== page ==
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HELP! Road trip question...We leave tomorrow, and I'm slightly panicked.

Discussion in 'Model S' started by TheAustin, Dec 28, 2013.

  1. TheAustin

    TheAustin Model S: P2009 P85

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    So, I've had my Model S P85 for almost a year, and I've bragged about how it can roadtrip just like an ICE, with a bit of planning. But now I'm starting to panic.

    Why? Because we leave for a week-long roadtrip tomorrow morming, and one leg of our journey in particular is keeping me up at nights (literally!): From the Virginia Supercharger in Glenn Allen, Virginia to the Greenbriar Hotel in White Sulphur Springs, West Virginia. A quick Google Map of that leg only shows a distance of 193 miles...No problem, right? However, when I check on EVTripPlanner.com, it calculates that I will use 268 miles of Rated Range to go that 193 miles (mostly due to elevation changes in the mountains there). I've checked, and there are precious few charging options along the way (the most prominent being 110 volt outlets at truck rest-stops!). Hence, the panic!

    What are your thoughts? Have any of you done that trip? Should I pull the plug on taking my Model S (no pun intended)? Or should I just drive slowly and cross my fingers? All thoughts & advice appreciated :)

    (Incinentally, on the EVTripPlanner site, I noted my P85 with 21" wheels, estimated exterior temperature of 35 degrees/internal temperature set to 68 degrees, and also included 350 pounds of payload - Wife, two children, and several suitcases).
     
  2. 772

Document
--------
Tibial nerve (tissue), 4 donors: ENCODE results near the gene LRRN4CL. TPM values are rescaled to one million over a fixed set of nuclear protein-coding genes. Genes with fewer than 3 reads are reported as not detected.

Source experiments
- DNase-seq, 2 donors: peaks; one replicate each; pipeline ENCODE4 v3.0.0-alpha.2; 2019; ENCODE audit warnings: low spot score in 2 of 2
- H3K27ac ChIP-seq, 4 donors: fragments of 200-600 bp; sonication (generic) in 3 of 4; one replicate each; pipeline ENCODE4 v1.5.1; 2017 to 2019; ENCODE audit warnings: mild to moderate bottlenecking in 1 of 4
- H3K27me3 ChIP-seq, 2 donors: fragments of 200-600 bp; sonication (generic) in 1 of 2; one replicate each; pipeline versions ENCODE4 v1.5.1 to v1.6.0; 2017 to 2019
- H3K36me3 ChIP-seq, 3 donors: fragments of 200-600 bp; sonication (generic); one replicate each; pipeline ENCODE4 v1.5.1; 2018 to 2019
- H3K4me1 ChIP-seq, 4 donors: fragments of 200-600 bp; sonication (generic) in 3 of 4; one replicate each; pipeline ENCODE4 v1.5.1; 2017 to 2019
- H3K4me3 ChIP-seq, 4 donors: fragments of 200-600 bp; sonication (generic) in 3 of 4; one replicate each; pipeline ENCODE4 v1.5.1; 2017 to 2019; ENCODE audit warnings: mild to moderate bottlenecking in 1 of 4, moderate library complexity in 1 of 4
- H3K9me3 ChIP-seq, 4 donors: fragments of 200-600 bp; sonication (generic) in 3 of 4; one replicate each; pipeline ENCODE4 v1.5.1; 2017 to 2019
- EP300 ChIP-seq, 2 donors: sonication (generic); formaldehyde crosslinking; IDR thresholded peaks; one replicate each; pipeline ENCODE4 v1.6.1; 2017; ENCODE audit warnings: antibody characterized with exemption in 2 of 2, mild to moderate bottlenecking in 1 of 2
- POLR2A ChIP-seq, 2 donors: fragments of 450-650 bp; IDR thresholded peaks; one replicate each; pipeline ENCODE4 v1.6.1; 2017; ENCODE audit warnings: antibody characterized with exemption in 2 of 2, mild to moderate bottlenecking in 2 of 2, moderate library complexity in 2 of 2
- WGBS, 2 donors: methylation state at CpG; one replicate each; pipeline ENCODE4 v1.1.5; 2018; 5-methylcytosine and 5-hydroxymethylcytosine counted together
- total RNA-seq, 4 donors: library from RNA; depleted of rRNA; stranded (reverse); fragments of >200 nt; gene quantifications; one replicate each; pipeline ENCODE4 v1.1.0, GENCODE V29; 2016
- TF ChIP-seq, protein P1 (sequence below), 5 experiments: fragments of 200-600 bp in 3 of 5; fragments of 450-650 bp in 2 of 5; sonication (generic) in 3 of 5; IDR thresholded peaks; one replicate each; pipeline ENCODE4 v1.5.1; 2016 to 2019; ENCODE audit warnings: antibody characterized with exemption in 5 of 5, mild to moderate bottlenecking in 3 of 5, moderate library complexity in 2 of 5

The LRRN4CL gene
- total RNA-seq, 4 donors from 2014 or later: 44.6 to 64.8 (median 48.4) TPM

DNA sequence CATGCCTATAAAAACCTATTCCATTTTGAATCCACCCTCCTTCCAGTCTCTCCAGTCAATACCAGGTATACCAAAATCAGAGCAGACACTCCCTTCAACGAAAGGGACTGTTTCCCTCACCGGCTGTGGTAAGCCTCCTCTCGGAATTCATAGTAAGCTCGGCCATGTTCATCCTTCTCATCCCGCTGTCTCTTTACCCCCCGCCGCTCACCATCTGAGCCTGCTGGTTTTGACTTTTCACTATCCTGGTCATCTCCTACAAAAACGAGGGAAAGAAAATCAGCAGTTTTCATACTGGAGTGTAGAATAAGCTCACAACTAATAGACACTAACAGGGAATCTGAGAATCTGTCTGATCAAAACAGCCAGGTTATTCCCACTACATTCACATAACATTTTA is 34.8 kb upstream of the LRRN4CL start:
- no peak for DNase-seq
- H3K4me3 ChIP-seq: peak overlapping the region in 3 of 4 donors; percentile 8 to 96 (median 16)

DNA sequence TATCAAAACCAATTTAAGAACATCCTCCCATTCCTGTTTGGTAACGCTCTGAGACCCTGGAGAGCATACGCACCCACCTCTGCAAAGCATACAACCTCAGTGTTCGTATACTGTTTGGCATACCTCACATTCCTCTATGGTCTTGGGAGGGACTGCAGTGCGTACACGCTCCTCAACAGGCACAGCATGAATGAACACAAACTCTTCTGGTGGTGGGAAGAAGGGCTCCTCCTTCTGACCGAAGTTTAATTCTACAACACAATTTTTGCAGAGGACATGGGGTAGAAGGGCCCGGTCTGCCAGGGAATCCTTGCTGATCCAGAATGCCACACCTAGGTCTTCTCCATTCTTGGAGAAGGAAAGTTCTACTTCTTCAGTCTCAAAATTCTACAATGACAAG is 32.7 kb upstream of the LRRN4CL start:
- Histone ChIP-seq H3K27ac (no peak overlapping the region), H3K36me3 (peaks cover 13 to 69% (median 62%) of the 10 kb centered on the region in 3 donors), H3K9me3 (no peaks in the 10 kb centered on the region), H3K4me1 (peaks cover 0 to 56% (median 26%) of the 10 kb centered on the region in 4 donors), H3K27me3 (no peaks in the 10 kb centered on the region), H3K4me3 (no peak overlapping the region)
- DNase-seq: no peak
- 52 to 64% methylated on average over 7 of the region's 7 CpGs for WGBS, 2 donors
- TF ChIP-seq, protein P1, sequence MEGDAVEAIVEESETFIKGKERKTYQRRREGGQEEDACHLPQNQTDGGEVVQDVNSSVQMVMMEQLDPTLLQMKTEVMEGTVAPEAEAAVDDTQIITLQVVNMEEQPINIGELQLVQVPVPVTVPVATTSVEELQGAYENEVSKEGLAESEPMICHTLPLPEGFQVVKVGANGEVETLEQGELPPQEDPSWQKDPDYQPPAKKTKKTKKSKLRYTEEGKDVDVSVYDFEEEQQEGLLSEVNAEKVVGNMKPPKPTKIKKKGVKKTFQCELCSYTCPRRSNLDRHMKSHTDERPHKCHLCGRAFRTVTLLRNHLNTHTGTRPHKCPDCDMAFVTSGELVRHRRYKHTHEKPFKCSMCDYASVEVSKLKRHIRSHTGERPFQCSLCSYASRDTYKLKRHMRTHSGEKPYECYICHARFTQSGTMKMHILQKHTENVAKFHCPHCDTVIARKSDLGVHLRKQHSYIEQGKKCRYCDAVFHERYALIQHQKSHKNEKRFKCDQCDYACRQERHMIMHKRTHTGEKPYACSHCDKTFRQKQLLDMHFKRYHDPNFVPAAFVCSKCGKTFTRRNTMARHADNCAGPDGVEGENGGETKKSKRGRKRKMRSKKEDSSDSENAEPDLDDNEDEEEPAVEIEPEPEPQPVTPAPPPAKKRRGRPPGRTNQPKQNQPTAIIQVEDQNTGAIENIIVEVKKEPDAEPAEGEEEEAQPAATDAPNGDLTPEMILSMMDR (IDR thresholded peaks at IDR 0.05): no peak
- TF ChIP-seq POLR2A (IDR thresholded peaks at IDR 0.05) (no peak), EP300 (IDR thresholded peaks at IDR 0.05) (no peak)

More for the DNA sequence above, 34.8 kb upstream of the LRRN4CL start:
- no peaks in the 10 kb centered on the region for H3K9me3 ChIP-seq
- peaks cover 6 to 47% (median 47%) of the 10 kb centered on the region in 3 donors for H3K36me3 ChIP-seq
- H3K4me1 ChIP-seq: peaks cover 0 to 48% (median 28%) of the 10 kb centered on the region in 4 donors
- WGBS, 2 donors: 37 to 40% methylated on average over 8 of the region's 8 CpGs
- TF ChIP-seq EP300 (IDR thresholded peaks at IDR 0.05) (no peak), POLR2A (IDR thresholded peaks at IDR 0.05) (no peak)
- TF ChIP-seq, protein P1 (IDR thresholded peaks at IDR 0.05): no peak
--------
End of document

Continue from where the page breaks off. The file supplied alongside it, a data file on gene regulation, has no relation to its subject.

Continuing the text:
772 Member

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    Check plugshare, there are a few charging options close to your route. There's a 24/7 J1772 in Waynesboro, VA, 22980 and a NEMA 14-50 at the KOA in Natural Bridge, Virginia 24578. Might be a good idea to charge for a couple hours at one of these spots on your way.
     
  3. Lyon

    Lyon 2016 S P100DL, 2016 X P90D

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    In addition, it probably won't be 35degrees outside the whole time so if you start with a toasty warm cabin at the supercharger and a full range charge your chances will improve. I think you're wise to pickup some charge along the way. The plugshare app shows a J1772 plug on the University of Virginia campus and I can think of worse places to grab breakfast and walk around for an hour.
     
  4. Seattle

    Seattle Member

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    Plus drive at a reasonable speed. 60 mph after the supercharger, set the option for the range driving too. Try electric seat heater instead of air heat if you can.